This newsletter contains classifications of 274 new meteorites from the 1997 and 1998 ANSMET collections. Descriptions are given for 9 meteorites; 3 eucrites, 2 aubrites, 2 carbonaceous chondrites and 2 unequilibrated or unusual ordinary chondrites. The most interesting are GRA98098, an unbrecciated eucrite with cross-cutting veins, and QUE97186, a CV3 chondrite. The two aubrites, while not particularly small (50 g each), are unfortunately quite weathered. More new meteorites from the 1998 collection will be described next newsletter, as well as numerous LL5 chondrites from the 1997 collection.
Smithsonian's Dept. of Mineral Sciences Relocate
In 2000, the Smithsonian's Dept. of Mineral Sciences will move into temporary quarters to allow renovation of the heating, ventilation and air conditioning systems in the department. We anticipate that the move out of our department will occur during Jan.-Feb., 2000, and the return move in Jan.-Feb., 2001. We will move the entire meteorite collection and the electron microprobe. Description of Antarctic meteorites should occur without noticeable disruption. During the time the collection is being physically moved between the department and our temporary quarters, no meteorites will be distributed from the Smithsonian collection. Any requests for meteorites which will be needed before March 31, 2000, including those for the Lunar and Planetary Science Conference, must be received by November 15, 1999. Any requests received after that date will likely not be filled until well into 2000.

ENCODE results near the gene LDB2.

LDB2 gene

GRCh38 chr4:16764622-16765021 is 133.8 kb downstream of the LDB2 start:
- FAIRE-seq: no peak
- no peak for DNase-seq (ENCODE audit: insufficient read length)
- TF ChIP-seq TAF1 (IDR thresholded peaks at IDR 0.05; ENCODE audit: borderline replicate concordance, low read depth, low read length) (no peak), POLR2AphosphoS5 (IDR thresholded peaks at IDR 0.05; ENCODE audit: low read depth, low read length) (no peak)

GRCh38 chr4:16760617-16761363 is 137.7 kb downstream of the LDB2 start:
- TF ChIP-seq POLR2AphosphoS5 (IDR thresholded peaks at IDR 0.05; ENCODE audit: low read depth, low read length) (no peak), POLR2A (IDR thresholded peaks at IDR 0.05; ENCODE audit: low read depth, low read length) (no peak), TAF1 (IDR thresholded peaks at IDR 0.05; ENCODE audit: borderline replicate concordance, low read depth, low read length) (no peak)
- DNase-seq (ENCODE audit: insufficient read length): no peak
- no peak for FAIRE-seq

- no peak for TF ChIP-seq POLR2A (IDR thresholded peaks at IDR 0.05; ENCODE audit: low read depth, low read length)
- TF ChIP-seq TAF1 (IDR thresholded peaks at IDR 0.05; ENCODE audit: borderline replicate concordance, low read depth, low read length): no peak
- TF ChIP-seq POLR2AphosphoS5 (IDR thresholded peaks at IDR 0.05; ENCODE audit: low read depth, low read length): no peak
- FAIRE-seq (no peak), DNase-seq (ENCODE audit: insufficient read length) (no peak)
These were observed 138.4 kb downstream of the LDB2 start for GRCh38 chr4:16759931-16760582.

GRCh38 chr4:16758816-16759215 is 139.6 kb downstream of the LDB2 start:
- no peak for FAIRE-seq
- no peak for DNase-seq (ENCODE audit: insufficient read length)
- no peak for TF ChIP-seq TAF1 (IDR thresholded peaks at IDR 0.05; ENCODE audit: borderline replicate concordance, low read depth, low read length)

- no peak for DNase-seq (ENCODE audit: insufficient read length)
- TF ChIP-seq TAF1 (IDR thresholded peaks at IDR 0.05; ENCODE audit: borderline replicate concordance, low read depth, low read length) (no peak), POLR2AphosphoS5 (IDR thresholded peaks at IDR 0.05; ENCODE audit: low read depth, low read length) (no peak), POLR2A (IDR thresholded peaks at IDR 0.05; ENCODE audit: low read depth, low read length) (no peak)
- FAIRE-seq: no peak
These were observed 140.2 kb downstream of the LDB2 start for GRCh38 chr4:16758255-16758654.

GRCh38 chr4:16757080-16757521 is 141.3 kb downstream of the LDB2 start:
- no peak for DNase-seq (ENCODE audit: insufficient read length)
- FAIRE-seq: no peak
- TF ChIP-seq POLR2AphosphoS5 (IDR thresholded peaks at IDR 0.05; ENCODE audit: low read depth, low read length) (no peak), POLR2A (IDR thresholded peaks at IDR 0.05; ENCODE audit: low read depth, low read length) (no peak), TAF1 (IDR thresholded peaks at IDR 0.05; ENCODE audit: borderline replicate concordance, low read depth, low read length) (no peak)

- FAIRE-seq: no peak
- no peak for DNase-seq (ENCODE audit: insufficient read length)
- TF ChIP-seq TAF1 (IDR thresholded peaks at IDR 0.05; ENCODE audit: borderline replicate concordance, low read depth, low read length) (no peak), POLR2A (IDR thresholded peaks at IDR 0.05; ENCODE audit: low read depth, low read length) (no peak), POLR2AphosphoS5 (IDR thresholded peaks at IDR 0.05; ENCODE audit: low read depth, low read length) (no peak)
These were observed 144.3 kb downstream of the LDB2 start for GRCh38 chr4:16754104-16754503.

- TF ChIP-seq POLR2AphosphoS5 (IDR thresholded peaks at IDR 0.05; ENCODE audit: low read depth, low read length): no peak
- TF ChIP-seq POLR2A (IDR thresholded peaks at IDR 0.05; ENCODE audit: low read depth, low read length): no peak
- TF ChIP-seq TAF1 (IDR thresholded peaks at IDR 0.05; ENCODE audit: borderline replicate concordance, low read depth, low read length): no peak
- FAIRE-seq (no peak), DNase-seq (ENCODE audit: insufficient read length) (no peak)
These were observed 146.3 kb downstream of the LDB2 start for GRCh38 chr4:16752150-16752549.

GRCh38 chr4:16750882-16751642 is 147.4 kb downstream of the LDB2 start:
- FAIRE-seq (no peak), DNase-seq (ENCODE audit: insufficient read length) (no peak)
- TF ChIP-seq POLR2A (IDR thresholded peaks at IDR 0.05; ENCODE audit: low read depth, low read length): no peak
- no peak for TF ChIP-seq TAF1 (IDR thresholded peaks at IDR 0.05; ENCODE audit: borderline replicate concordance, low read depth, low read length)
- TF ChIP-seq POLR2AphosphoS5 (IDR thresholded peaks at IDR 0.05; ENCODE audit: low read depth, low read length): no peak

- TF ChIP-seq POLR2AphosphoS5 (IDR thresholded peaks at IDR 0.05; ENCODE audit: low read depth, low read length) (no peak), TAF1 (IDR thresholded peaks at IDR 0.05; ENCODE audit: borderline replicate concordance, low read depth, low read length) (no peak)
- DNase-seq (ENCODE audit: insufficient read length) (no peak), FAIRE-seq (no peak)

New MWG Chair and Secretary
In March Ursula Marvin stepped down as MWG chair after two terms of superb leadership of the committee. Her association with the Antarctic Meteorite Program began with helping to establish the unique collaboration between three government agencies (NSF-NASA-SI) and included early service as a MWG committee member. She also participated in two ANSMET expeditions to collect meteorites. As MWG chair she deftly guided the committee through numerous debates and assisted NASA and NSF in the programs that responded to the announcement of possible fossil life in one of our martian meteorites. Her gentle but firm guidance will be missed. Meanwhile Greg Herzog has taken over as the new chairman whose experience and humor will lead us into the new millennium.
Further changes occurred as Faith Vilas recently resigned as MWG secretary and was replaced by Kimberly Cyr, a planetary scientist from the University of Arizona who studies water in the solar nebula. Please address all requests to the curator. .
NIPR Collects 4100 Meteorites!
Our colleagues in the meteorite department at NIPR in Tokyo resumed Antarctic meteorite collection in a big way by recovering 4100 meteorites. The field party led by Hideyasu Kojima left Japan late in 1997, wintered at Syowa Station in Antarctica, then collected meteorites beginning in October 1998. The team returned in spring of 1999. The 4100 meteorites were collected mostly from the Yamato Mountains, with another 21 from the Belgica Mountains. NIPR will return to Antarctica this fall for another extended expedition led by Dr. Naoya Imae.
Initial results of the collection were presented in June at the NIPR Symposium on Antarctic Meteorites at which the Smithsonian and NASA curators and the new MWG Chairman were guests of NIPR. Although the new meteorites are not yet available, watch for classifications and instructions on how to request meteorites in future issues of Meteorites News which is published by NIPR. Inquiries and requests for all Japanese Antarctic meteorites should be addressed to:
Dr. Hideyasu Kojima
National Institute of Polar Research
9-10 Kaga 1-chome, Itabashi-ku, Tokyo 173-8515, Japan
Ph (81) 03-3962-2938; FAX (81) 03-3962-5711